Our Merlot buyers will get their fruit this weekend. For both producers, this means processing in one weekend what they would normally process in one week (since we are, without a doubt, not the only grower they are harvesting this weekend). Crews will work overtime, double-time, whatever time is needed to carry the grapes from picking bin through to tank. This is the beauty of what we do. Harvest flirts with routine, it alludes to control, but at its essence we are all at the mercy of the sun, the clouds, the wind. I have yet to meet anyone truly dedicated to this industry who would have it any other way. We are an agricultural society, and as such we are all loyal disciples of the church of Mother Nature.
The upside here is that the wines we've made so far, and the fruit that we're picking this weekend, are stellar. Consolation prizes, perhaps, for the frenetic dance we've been forced into to prepare for the week's precipitation. The grapes left out hanging have strong canopies, and should tolerate the rain well. Forecasts for the days following the storm are clear, and truthfully, a little rain does nothing more than wash the dust off those late-ripening varieties.
When everything is picked, when tanks are dry and barrels are topped and buttoned up for a cozy winter's nap, this week's drama will be an interesting talking point in the grand story of the 2009 vintage. But for the moment, the adrenaline of knowing where we need to be and what it will take to get us there is enough to remind us that we are all but pawns in a much larger game.
Friday, October 9, 2009
Well it’s really fall and really harvest now; almost on the dot the weather broke from excessive heat to beautiful autumn Napa Valley weather and all the grapes say thank heaven! We brought in the little bit of Pinot Noir we make, come by the winery and I’ll explain, and we started on Merlot and one small tank of Cabernet, but none the less we’re really into harvest. We were hopeful that our yields would be a bit up from last year, a dismal 1 ton an acre, though there is incredible concentration and intensity, we were hoping for a robust 1 ½ tons an acre which would be close to normal. The drought still is in effect and Mother Nature is still a bit tight with her water.
We’re all done with whites except for a late harvest Sauv. Blanc we’re doing this year and the reds in the tanks look great. Aside from a little rain coming next week we’re looking very good and hope to be all in by Nov. 1. We should see a landslide of Cab starting by the end of next week, so hold on to your hats and I’ll let you know how it’s going. If you’re in the neighborhood, come on by and I let you sort some grapes.
Ciao for now,
Spring Mountain Vineyard
Thursday, October 8, 2009
Meanwhile, Sauvignon Blanc and Semillon fementations for our Illumination Sauvignon Blanc are finishing as projected, with bright tropical and herb aromas coming out from behind the yeasty fermentation smells. We are beginning our second round of battonage on the early lots this week.
Monday, October 5, 2009
Andrew Schweiger, Winemaker, Schweiger Vineyards
So, with no further ado, take it away, Sue...
Parry Cellars, located on the Silverado Trail north of St. Helena, completed their harvest on Friday, October 2 - all 3.17 tons. Our harvest doesn’t take long since we only own a half-acre vineyard with some 1,200 cabernet sauvignon vines that we know up close and personal. It takes longer for Paul Saviez Vineyard Management’s crew to set up the previous day— hauling in the truck, fork lift, tractor, trailer and bins—than the two hours it takes for harvest! Picking began at first light when the temperature was a chilly 40° and was finished by 9:00 am. Stephen and I spent our time picking out leaves from the bins, plus a couple of comatose lizards. The grapes were then hauled up to Schweiger Vineyards and Winery on top of Spring Mountain where Andy makes our wine. After going through the destemmer—my favorite machine—they went into tank at a nice cool 42 ° . The grapes looked great and tasted wonderful with the potential of being one of our best cabernets yet!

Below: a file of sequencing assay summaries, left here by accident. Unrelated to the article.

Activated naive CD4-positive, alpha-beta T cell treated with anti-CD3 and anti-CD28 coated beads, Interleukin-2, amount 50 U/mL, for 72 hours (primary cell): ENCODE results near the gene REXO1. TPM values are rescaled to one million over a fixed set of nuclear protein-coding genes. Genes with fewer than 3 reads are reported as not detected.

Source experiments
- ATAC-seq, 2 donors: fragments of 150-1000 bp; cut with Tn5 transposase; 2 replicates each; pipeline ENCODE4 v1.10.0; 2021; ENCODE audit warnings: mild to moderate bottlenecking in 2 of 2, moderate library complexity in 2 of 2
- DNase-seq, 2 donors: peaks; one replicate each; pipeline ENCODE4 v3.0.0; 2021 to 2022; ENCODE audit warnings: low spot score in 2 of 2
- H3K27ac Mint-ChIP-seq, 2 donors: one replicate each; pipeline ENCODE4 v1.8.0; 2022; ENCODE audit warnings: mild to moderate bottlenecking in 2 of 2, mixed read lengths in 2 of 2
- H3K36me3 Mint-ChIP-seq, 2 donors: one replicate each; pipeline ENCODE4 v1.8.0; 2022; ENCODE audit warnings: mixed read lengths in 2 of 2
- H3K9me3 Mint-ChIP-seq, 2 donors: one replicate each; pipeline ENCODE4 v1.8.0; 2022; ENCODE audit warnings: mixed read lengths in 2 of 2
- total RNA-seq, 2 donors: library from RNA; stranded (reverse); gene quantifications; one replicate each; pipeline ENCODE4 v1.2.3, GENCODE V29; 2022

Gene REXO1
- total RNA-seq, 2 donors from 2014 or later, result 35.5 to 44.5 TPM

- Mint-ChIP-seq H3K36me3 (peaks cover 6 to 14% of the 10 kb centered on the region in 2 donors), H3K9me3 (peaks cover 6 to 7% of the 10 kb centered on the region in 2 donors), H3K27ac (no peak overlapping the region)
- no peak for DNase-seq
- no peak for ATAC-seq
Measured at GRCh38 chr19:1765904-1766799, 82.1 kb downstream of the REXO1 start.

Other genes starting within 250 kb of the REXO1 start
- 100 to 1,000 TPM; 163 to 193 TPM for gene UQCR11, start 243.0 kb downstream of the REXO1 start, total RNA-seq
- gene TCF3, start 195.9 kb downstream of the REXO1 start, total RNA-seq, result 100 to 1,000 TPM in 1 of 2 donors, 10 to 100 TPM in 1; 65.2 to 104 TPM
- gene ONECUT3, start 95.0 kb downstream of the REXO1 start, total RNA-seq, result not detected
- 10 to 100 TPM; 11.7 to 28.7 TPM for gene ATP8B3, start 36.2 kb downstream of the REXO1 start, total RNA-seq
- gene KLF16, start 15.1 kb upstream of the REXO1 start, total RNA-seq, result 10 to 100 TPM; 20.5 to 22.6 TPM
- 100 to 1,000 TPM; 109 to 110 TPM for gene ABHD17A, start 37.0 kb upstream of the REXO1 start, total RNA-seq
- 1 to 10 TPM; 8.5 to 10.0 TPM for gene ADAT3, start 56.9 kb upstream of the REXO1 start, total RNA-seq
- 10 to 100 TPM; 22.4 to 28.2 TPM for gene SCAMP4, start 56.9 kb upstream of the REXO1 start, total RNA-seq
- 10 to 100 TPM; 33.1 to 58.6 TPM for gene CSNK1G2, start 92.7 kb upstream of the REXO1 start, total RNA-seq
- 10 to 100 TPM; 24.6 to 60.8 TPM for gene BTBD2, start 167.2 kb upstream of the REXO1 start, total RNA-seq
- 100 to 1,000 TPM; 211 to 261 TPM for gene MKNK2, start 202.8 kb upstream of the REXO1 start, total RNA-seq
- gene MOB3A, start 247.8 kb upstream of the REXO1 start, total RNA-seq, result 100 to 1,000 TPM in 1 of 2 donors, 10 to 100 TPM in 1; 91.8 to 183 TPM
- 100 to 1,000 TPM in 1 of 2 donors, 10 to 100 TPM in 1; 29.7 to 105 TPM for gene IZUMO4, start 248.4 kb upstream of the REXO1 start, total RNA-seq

Cheers, Sue and Stephen
Monday, September 28th kicked off our grape crush with our first official grapes from our estate here at Pride Mountain. We already had around 15 tons in our cellar but this day was to kick off the beginnings of our estate fruit. When we arrived there was already about 3 tons sitting on our crush pad - fast, efficient and reliable PMV vineyard workers were delivering our first batch of Viognier. I moved directly towards the scales to step up to my new responsibility of WeighMaster, turned the scales on only to read "Code 8." Uh oh. This meant trouble! The cords were all connected, but it was telling me they weren't. Plus, we were expecting more Viognier!
8.30am, the mastermind of "Mr Fixits," a coworker here we commonly call MacGyver, pulled everything apart as we called for the scale's engineer to come up and fix it for us ASAP. Not only that, but our must pump was giving us problems! We had to cancel picking for the day and it took about 5 hours for the scales to be fixed. A 12 hour day for 4.5 tons of Viognier! A number of other Monday-itis events occured but our spirits were kept high with a continuous shuffle of 1970s hits, a delicious BBQ and lame, cheesy jokes. Love this place!
A week later and we have processed another 40 odd tons of Viognier, Chardonnay, Cabernet Sauvignon and Petite Sirah. We have a record harvest of Viognier this year of 35 tons and theres still some left to pick! I'm just surprised at just how cold it has become, and so quickly, too! Being a vintage hopper has kept me away from brisk winters because I've literally just followed the summers, but this year my job will keep me here over Christmas - I'm a little nervous!